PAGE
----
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3D Spotlight : Hardware : Diamond Viper II Z200 review

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Diamond Viper II Z200 review
Posted by Adam Klein on March 24, 2000
Company: Diamond     Product: Viper II Z200

Ever since S3 announced their Savage 2000 chip I have been curious as to how this chip would perform and look. I am lucky enough now to be able to see just how the Savage 2000 performs and looks with the Viper II.

Now that S3 has acquired Diamond, they have a lot of market push behind them. Instead of S3 just making the chips, they are now able to make the whole board and sell it under Diamonds very popular Viper name.

The Diamond Viper II Z200, with its Savage 2000 chip, is a 4th generation board sporting features like S3’s popular S3 texture compression, hardware transform and lighting, 32 MB of RAM and tremendously high fill rates. In fact, The Viper II has proven to have one of the highest fill rates around for a video board, but is it a true performer?

While in the past the Viper II wasn't originally planed to compete with NVIDIA’s GeForce boards, with its impressive performance it proves that it can indeed compete with the GeForce SDR line.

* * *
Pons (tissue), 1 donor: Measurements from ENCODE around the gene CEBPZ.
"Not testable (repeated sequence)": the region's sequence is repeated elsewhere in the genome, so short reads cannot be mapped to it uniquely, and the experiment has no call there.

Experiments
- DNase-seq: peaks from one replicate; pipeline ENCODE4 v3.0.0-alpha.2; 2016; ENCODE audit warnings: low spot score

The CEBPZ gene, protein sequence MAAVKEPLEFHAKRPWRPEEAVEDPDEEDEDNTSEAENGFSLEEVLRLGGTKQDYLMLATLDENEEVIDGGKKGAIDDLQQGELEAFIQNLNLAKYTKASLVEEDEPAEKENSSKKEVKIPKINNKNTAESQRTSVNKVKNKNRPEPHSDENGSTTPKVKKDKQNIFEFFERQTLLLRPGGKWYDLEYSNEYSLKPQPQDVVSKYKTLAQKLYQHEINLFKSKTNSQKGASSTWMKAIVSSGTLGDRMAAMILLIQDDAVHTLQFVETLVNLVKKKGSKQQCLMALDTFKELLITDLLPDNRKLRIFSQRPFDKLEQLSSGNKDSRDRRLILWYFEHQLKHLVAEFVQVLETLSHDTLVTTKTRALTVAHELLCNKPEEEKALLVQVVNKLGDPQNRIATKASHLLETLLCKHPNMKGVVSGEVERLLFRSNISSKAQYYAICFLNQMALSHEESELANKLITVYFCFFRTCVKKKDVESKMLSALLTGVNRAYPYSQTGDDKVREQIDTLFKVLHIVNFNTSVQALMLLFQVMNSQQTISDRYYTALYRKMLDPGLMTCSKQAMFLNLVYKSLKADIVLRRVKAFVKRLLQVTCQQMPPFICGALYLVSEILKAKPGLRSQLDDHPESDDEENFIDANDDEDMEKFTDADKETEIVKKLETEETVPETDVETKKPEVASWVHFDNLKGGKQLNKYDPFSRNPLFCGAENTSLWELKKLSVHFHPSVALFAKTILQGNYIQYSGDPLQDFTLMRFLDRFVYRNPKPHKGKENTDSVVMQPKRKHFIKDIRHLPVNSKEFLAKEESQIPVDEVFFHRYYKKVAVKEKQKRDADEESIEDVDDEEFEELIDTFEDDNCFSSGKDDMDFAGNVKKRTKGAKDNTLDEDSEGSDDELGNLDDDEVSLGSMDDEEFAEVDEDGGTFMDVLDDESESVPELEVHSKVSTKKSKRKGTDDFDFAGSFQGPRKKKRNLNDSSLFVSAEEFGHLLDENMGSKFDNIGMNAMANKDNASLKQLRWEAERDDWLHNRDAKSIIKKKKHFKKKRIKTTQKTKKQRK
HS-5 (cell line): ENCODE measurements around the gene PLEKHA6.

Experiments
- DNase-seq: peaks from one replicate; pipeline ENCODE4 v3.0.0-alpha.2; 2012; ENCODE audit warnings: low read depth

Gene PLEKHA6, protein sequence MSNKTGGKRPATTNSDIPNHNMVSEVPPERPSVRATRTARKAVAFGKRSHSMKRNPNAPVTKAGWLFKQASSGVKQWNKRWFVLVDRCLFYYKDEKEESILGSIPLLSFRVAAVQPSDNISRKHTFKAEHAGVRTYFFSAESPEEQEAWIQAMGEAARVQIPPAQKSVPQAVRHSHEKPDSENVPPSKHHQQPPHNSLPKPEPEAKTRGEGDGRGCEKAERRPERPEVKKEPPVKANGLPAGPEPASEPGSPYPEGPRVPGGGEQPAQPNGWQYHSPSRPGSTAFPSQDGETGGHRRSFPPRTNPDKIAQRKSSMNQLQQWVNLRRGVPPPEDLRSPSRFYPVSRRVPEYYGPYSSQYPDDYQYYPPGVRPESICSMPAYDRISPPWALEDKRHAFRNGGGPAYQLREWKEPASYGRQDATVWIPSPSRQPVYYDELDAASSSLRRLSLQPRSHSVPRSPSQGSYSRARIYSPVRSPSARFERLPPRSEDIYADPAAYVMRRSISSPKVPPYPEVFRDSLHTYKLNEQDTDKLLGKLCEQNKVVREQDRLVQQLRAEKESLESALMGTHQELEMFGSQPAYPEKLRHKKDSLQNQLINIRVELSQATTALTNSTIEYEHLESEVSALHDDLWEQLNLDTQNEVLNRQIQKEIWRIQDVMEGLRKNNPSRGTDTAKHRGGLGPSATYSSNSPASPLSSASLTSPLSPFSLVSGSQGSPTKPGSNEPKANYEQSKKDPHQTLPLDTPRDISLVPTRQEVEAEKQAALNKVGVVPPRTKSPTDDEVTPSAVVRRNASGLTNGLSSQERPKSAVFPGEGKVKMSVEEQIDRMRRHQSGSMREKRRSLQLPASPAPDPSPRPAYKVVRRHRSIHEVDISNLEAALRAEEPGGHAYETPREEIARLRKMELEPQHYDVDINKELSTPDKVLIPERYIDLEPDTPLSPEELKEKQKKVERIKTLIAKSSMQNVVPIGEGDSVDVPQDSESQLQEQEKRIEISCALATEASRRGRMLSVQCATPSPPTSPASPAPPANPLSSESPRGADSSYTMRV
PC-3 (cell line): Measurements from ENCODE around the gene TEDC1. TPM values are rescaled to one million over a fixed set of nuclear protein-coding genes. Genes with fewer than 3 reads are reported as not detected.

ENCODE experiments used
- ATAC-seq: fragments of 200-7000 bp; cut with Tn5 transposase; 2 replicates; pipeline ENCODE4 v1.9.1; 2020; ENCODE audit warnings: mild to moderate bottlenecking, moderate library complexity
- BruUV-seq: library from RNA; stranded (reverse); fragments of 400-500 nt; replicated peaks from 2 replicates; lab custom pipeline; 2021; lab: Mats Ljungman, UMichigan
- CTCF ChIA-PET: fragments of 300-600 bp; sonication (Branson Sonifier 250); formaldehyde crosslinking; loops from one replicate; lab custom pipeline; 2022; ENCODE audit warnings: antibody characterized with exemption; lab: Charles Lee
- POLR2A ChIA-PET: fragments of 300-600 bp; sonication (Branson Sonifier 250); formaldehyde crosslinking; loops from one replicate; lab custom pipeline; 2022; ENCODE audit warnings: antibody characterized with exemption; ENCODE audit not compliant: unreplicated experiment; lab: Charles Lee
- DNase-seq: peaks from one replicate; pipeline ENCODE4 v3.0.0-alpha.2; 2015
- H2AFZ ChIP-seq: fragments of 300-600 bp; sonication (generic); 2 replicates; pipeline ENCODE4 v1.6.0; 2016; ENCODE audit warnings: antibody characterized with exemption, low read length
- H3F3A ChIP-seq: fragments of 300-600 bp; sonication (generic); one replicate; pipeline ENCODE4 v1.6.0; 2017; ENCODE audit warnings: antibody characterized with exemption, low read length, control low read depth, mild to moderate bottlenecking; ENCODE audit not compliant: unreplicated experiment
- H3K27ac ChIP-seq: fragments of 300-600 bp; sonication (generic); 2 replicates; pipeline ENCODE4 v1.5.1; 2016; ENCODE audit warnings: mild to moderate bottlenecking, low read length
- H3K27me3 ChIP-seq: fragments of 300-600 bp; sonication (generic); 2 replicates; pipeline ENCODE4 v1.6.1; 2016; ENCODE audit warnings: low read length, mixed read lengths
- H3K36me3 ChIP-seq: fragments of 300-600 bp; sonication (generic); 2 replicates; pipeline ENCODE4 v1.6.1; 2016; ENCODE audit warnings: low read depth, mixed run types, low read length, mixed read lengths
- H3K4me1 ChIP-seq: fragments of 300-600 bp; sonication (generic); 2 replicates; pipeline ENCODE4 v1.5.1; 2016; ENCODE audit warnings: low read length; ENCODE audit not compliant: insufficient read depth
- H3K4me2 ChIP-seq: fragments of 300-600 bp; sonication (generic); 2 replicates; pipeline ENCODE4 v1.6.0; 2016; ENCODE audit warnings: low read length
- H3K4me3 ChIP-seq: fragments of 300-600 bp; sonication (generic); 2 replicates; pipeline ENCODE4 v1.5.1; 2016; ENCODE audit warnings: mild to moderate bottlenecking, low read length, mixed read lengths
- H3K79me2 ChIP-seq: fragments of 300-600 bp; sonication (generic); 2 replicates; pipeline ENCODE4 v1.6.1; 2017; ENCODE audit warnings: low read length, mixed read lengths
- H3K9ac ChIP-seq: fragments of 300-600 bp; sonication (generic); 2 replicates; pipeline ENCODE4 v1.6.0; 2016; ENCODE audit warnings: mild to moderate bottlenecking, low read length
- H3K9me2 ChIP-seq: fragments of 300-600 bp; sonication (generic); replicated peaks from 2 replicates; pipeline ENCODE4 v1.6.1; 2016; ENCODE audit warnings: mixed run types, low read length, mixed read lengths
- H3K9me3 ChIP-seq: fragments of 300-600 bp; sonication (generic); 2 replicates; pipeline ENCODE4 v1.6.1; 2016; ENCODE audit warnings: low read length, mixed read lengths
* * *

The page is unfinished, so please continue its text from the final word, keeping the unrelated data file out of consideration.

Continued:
The Viper II can now be bought for as little as $140, making it a great deal for anyone who wants great performance without the high price. One question still stands, "Has S3's driver support got any better with the Savage 2000?"

This is one important question that remains on everyone’s mind that have previously owned an S3 based board, such as the Savage 3D and Savage 4. While S3 can claim that the board offer certain features and can deliver amazing graphics, that doesn't amount to anything if the drivers do not keep up.

The board is clocked at 125MHz for the core and 143MHz for the memory. The Diamond Viper II also has a very impressive feature and that is to be able to process four textures at once. The Savage 2000 is based on a .18 manufacturing process, but it still cannot run at high frequencies like previous chips could.

This is most likely due to the large amount of transistors needed for the chip. The Savage 2000 still runs very very cool. In fact, the board does not require a fan for the heatsink. With the Savage 2000's ability to process two pixels per clock and each one with dual texture engines, this makes it one of the fastest chips available. The GeForce 256 can process 4 pixels per clock, but does not have to dual texture engine like the Viper II has.


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